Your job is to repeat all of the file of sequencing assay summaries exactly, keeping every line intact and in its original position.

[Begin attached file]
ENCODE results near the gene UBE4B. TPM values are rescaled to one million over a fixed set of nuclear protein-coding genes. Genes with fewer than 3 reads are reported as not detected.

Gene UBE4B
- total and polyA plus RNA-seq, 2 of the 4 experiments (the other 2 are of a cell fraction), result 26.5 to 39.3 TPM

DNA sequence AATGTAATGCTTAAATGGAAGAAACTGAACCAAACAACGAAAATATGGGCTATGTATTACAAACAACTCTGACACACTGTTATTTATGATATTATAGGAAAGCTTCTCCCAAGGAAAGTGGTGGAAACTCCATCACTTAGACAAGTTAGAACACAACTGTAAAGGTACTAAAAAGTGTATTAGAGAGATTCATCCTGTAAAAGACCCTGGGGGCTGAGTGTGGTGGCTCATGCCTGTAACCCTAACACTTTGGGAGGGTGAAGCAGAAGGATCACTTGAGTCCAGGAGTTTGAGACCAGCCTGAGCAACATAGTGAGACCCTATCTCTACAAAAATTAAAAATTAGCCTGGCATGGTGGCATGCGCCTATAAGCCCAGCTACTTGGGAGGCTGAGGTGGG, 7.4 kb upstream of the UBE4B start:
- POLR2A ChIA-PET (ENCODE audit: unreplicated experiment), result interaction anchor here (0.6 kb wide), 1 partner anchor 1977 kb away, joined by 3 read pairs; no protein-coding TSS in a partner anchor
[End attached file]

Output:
ENCODE results near the gene UBE4B. TPM values are rescaled to one million over a fixed set of nuclear protein-coding genes. Genes with fewer than 3 reads are reported as not detected.

Gene UBE4B
- total and polyA plus RNA-seq, 2 of the 4 experiments (the other 2 are of a cell fraction), result 26.5 to 39.3 TPM

DNA sequence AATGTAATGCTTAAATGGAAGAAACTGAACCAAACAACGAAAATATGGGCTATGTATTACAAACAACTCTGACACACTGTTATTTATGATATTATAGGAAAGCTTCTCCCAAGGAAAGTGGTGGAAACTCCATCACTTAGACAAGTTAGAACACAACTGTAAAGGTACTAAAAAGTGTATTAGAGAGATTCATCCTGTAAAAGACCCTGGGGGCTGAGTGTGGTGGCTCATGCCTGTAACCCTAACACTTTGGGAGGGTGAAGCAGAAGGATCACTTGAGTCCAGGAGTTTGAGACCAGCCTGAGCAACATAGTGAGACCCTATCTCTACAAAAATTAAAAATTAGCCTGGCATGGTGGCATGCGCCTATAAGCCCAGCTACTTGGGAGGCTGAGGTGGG, 7.4 kb upstream of the UBE4B start:
- POLR2A ChIA-PET (ENCODE audit: unreplicated experiment), result interaction anchor here (0.6 kb wide), 1 partner anchor 1977 kb away, joined by 3 read pairs; no protein-coding TSS in a partner anchor